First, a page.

Laurence Olivier’s Hamlet

Sunday, 6 May 2007

A part of this view­ing list: Criterion Collection Spine #82: Laurence Olivier’s Hamlet.
Laurence Olivier did re­mark­ably well in his trans­plant of Hamlet to the sil­ver screen. Although the trans­plant in­volved a gas­tric by­pass of much of the play’s text, Olivier mit­i­gat­ed this omis­sion by in­spired cam­er­a­work. Terrence Rafferty’s Criterion es­say sug­gest that the cam­era is God’s eye view of the ac­tion, and while this is on the right track, I think it is slight­ly more com­pli­cat­ed; I posit that the cam­er­a­work in just about every scene is dri­ven by the char­ac­ter whose will dom­i­nates. Thus, a slight pan to re­veal an emp­ty chair tells the view­er that Ophelia is think­ing about Hamlet, and a spi­ral­ing track-out cul­mi­nates in­side of Hamlet’s head as he be­gins his most fa­mous so­lil­o­quy.
This re­view isn’t go­ing to be about the act­ing, or the play it­self, but the strengths of the adap­ta­tion. The film al­lows in­ter­pre­ta­tions and ef­fects that were not pos­si­ble in the­atri­cal re­leas­es. Hamlet’s so­lil­o­quys of­ten be­gin in­ter­nal­ly, through voice-over, and on­ly emerge in­to diegetic vo­cal­iza­tion as his ten­sion mounts. Then there are the vi­su­al ef­fects, like the open­ing se­quence that shows a skull on the cas­tle, that, as the cam­era zooms in, is re­vealed to be the king’s bed­room, and the eerie phan­tom of the dead king him­self. To be sure, the film’s adap­ta­tion is not per­fect. When Shakespeare gets self-re­flex­ive and mocks his con­tem­po­rary the­atre-go­ers, the groundlings, the anachro­nism is jar­ring, more so even than it would be in mod­ern the­atri­cal per­for­mances.
Much more could be done with set pieces as well, where film-the­ater-pas­toral-trag­ic-com­i­cal pro­duc­tions like Busby Berkeley’s are no­to­ri­ous for the im­pos­si­ble POV shots that the chore­o­graphed se­quences are filmed in, Olivier’s use of deep-fo­cus and spare but pow­er­ful cam­era move­ment do more to em­pha­size the dis­tance be­tween the char­ac­ters, cre­ate dom­i­nant lines of sight like cross­fire and re­veal hid­den dan­gers in every cup, torch and stair­case. The crys­tal clar­i­ty of many of the shots that are dri­ven by Hamlet’s will near­ly con­vinced me that he tru­ly was a mad­man. It isn’t sur­pris­ing that this film won 4 Academy Awards.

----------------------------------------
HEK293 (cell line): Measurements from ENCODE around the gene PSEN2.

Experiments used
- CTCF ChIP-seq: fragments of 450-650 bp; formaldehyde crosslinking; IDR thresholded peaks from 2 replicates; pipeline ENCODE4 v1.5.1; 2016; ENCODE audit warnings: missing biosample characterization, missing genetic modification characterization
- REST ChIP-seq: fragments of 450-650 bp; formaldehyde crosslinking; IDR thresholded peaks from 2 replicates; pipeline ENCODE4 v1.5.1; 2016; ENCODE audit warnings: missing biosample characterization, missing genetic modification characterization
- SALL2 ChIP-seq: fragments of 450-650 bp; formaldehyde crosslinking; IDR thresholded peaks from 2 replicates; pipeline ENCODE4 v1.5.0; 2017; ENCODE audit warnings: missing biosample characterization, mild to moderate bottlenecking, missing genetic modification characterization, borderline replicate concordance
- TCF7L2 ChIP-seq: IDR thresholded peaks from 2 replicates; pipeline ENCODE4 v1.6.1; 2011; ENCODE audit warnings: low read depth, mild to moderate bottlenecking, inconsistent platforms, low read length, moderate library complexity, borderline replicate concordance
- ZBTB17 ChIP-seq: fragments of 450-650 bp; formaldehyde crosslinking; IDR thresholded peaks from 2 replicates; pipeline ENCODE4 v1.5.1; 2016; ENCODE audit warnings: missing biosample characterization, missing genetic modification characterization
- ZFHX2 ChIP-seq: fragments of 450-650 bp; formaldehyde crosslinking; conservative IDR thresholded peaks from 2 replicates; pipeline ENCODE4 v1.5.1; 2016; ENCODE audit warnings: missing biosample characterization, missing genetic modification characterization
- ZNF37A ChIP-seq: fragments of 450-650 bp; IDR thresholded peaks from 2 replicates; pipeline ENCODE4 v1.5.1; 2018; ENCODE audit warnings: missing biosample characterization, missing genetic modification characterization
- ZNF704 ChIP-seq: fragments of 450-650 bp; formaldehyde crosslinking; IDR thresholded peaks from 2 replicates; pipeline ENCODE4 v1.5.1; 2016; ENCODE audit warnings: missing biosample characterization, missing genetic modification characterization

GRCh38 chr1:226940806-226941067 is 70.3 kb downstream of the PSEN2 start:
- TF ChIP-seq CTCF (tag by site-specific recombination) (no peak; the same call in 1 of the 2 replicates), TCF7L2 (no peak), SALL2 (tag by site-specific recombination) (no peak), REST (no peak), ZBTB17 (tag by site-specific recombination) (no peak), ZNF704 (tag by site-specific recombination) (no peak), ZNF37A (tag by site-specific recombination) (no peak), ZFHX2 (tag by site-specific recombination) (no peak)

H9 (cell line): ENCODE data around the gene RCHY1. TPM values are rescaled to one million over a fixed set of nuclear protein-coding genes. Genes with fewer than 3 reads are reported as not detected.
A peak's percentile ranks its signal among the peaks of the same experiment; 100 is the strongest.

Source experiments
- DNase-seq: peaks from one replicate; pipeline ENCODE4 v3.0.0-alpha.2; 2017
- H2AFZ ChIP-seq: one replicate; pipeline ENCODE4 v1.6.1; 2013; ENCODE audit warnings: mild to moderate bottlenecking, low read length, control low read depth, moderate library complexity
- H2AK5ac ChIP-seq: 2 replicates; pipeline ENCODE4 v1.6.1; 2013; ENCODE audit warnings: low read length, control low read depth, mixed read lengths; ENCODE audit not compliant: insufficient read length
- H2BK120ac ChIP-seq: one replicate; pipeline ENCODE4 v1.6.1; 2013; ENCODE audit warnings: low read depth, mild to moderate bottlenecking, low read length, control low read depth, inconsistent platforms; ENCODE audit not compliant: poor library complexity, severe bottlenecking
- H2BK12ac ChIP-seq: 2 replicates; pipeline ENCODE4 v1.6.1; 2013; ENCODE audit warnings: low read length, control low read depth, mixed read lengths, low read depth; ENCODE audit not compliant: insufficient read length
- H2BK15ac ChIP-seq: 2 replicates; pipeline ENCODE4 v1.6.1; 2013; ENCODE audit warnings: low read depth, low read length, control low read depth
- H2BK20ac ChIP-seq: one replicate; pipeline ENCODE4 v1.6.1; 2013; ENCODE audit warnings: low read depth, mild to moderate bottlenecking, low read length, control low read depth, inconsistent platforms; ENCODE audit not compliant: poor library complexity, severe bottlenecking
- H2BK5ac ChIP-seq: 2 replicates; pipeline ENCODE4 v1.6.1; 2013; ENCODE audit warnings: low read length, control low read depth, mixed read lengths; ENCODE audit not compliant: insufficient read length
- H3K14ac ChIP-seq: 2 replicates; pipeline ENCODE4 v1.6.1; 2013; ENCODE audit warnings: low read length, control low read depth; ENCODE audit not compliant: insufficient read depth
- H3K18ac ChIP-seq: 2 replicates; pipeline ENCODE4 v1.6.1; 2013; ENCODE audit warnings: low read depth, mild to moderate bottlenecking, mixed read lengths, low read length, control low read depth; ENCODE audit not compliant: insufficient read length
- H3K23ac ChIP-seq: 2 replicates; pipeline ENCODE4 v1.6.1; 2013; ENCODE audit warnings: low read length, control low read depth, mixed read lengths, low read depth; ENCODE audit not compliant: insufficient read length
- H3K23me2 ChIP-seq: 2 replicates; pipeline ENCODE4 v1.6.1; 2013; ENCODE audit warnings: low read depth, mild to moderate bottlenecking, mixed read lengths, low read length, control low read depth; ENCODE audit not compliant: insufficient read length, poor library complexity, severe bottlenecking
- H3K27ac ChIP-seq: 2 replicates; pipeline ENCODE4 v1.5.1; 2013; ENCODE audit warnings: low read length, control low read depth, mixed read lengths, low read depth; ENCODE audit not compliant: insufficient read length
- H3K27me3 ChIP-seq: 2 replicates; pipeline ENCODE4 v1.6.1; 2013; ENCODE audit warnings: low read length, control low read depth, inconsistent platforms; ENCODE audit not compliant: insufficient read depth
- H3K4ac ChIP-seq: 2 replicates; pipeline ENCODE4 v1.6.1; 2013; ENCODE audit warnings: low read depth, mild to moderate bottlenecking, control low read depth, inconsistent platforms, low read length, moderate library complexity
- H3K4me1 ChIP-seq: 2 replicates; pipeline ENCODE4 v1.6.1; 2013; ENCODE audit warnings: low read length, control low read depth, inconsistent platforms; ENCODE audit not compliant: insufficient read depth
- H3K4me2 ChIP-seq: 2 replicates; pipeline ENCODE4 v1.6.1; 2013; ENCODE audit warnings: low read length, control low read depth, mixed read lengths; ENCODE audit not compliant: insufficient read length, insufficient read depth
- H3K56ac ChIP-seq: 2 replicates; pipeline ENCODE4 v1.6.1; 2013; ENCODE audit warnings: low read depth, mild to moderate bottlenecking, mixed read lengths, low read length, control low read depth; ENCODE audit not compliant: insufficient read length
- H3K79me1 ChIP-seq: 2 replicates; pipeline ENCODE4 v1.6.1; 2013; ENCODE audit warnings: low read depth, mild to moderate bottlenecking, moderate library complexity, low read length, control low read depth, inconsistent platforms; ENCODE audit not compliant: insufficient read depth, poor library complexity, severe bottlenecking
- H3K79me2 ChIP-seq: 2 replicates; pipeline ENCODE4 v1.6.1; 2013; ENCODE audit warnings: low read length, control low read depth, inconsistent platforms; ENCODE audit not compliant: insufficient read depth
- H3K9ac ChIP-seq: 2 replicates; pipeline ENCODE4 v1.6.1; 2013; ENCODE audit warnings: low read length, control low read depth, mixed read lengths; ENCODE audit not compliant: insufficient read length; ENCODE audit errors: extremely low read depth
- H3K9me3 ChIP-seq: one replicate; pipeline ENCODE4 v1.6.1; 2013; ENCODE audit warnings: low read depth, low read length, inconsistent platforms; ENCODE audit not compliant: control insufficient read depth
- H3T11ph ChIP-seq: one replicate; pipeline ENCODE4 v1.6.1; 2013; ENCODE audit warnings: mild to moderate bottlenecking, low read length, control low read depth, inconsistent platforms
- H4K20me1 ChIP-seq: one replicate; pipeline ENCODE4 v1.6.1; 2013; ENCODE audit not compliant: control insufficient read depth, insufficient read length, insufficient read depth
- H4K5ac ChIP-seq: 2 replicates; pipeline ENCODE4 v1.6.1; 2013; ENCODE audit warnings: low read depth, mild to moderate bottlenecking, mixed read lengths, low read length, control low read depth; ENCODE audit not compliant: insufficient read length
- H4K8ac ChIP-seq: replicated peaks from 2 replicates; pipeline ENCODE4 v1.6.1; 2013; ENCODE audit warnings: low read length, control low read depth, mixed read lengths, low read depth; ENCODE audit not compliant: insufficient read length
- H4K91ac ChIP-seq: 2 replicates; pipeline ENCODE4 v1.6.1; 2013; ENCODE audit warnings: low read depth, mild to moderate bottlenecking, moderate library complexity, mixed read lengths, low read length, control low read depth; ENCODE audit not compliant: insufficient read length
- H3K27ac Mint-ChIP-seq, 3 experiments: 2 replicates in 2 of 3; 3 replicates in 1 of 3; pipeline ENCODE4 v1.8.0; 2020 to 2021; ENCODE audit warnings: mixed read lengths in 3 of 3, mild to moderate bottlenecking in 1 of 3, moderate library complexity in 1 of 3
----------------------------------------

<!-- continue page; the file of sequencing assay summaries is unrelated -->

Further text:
The Road Home

Thursday, 9 May 2002

5.9.02 INT. KEOUGH HALL RM 435 1:00pm DAY

all of the mar­mosets are gone, and so am i. this won’t be up­dat­ed un­til i am back on the 20th. for those of you who want to know, here is my sum­mer read­ing list as it stands now (feel free to add to it).

  • fritz leiber;
  • art of zen and mo­tor­cy­cle main­te­nance;
  • lord of the flies;
  • 1984;
  • catch­er in the rye;
  • the art of war;
  • book of five rings by miyamo­to musashi;
  • den­nis mck­ier­nan;
  • clock­work or­ange;
  • high fi­deli­ty;
  • on the road;
  • ham­let;
  • con­fed­er­a­cy of dunces;
  • gin­ger­man;
  • the naked and the dead;
  • good omens;
  • ridicu­lous rhymes (roald dahl);
  • at­las shrugged;
  • f scott fitzger­ald this side of par­adise;
  • some­thing by hem­ing­way

to­day i am road­trip­pin’

lis­ten­ing to The Road Home (a com­pi­la­tion CD i made)